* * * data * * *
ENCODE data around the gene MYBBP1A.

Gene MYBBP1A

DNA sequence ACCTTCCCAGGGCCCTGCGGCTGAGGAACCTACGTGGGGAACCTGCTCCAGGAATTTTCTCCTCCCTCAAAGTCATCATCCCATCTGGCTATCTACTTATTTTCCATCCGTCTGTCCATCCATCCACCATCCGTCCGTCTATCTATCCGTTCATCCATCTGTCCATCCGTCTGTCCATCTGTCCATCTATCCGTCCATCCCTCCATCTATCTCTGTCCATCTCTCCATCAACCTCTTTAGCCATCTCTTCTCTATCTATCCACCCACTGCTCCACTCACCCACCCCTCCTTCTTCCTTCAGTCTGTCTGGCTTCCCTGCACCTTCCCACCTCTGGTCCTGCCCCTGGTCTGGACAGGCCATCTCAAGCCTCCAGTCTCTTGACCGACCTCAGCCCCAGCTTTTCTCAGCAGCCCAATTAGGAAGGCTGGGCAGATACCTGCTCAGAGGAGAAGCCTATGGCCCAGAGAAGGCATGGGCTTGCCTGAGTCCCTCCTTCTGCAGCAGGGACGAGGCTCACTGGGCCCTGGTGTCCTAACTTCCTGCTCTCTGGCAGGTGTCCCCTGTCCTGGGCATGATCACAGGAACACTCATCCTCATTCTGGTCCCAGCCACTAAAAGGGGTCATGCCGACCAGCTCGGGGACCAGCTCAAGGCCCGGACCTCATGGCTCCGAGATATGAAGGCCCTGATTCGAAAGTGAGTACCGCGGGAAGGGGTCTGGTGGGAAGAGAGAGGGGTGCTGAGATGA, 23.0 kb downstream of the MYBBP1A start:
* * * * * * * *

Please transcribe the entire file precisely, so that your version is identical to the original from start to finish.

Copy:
ENCODE data around the gene MYBBP1A.

Gene MYBBP1A

DNA sequence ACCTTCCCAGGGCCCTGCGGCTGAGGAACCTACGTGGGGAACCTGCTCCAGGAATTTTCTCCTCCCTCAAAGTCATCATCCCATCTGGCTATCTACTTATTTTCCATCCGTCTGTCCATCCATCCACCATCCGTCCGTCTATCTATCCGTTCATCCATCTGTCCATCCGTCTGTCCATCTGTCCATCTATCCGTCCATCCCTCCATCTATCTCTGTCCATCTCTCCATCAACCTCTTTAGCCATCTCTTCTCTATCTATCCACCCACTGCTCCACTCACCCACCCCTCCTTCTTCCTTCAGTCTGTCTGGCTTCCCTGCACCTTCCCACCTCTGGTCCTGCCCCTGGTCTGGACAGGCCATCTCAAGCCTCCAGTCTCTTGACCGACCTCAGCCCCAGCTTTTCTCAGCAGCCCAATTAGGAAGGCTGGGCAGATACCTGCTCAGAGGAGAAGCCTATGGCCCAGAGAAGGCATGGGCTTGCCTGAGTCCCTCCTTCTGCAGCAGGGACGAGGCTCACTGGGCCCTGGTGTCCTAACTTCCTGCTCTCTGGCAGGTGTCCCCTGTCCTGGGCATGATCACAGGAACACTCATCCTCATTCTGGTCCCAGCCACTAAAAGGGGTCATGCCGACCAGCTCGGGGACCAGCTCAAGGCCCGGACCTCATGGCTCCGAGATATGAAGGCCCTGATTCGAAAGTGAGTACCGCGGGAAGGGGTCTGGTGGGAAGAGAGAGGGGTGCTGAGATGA, 23.0 kb downstream of the MYBBP1A start: